Tracking and ranking open source ventilator projects

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Number of these that have (or are likely to get) FDA approval and thus will ever actually save a life: 0

I really appreciate the tinkering spirit and desire to help shown by these projects, but the reality is that a medical ventilator is a complex safety device that requires many layers of federal approval to use on humans. The FDA has relaxed some regulations for the emergency, but they are narrow and technical. For example, if a previously unapproved-for-medical-devices manufacturing facility wants to make approved parts for an approved device, there is now a fast track to get approved to do so. Another example is that ventilators previously only allowed for certain use cases, such as transportation between hospitals, are now allowed to be used in a hospital room.

The closest to anything productive is the MIT design which has applied to begin the process for some FDA approval in some particular use case, but as of this writing “we haven’t heard anything back”. It’s important to note that most of the hobbyist designs are mechanical contraptions for squeezing a portable bag, but that entire concept is not approved for the use case required to treat COVID in a hospital room. That is a long long way from sufficient to save a human life from COVID.

Medical devices are incredibly highly regulated (as they should be) and a modern ventilator is doing way more than moving some air. those hobbyist microcontroller-and-servo contraptions are not good uses of peoples’ time, however well intentioned they may be.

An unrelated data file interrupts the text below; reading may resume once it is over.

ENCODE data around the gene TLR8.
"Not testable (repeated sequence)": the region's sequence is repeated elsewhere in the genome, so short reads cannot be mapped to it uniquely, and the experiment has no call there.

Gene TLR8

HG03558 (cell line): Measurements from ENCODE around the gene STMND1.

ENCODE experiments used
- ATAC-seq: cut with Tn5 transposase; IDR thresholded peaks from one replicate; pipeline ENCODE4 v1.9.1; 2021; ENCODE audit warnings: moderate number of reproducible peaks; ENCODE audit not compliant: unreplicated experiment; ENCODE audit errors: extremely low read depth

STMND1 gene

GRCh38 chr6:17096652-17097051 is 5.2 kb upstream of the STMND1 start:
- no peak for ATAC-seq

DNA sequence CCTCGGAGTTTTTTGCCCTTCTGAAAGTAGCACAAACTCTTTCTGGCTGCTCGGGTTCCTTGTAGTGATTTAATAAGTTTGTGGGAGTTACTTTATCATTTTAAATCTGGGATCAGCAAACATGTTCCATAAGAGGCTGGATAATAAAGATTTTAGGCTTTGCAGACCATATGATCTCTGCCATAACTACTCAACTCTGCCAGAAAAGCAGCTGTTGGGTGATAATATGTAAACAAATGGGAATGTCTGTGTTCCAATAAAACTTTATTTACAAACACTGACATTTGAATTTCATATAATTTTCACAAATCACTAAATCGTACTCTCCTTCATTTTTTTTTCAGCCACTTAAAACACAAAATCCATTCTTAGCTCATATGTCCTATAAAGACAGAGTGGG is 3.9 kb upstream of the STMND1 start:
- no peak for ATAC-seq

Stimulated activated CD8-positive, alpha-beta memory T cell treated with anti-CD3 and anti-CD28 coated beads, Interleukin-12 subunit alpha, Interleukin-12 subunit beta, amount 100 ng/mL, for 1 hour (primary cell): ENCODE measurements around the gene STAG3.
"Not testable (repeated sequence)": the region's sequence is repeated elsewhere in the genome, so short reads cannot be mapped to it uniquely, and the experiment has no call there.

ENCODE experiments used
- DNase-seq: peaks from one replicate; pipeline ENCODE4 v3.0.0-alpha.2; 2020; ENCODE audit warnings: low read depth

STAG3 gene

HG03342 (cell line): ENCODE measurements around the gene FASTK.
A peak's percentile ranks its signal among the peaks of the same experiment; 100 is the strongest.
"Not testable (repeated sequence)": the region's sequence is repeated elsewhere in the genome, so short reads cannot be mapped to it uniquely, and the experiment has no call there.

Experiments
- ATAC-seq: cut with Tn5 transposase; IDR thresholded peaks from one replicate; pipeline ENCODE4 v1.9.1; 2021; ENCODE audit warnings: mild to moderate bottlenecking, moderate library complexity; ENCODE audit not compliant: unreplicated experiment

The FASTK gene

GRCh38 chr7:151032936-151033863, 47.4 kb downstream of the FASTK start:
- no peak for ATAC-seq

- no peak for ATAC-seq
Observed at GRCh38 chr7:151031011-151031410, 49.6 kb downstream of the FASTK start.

Just my $0.02. Donning my flame retardant suit for the inevitable onslaught now.



might be of interest

If you want to inflate the cossts substantially, this is an option.

Phoenix man one of the first in the world to survive COVID-19 after rare ECMO treatment

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Philips has just announced an “emergency ventilator” that is significantly smaller, cheaper, and with less functions than its bigger sibling. They are intended to ventilate stabilized patients in temporary longer-term care outside of an ICU environment, such as converted hotel rooms, etc., freeing up the full-featured units for patients in need being admitted to the ICUs. Their factory is on track to produce 15,000 per week by the end of this month.

I’m not sure just how much production capacity the home-grown ventilator market will ever have (or need, given that none of them are approved for use in humans,) but all the 3D printers running in all the basements and garages of all the makers aren’t going to produce 15,000 per week.


Of course we are a rich country. In the developing world these sorts of things might have more utility.

CPAP hackers are good … as hackers. This one is interesting, but it seems like long-shot. (Did the hidden functions software ever go through QA cycles?)

Security researcher Trammell Hudson analyzed the AirSense 10—the world’s most widely used CPAP—and made a startling discovery. Although its manufacturer says the AirSense 10 would require “significant rework to function as a ventilator,” many ventilator functions were already built into the device firmware.

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Well, some entity (MAKE) had more inventive goodwill rapportage ability in its chapter 11 pinky than the deep FDA is prepared for, that’s to celebrate on their side, right?

When it comes to being able to ship it through the ethylene oxide sterilizer unit of a hospital and hospice group, between patients say, the one made with a metal brake has a bit of advantage. Bags that will react with EtOH…kinda stiffening up.

I really hope I don’t have to (have family) stick the yoga ball inflator down my brachia, then try to bounce in my sleep. I mean that’s not even Andy Warhol Film Monster bad, but there’s will, and then there’s narrative Venn likelihood closure.
…Yes, I would have to feel sick in the first place, got some bets on that yet.

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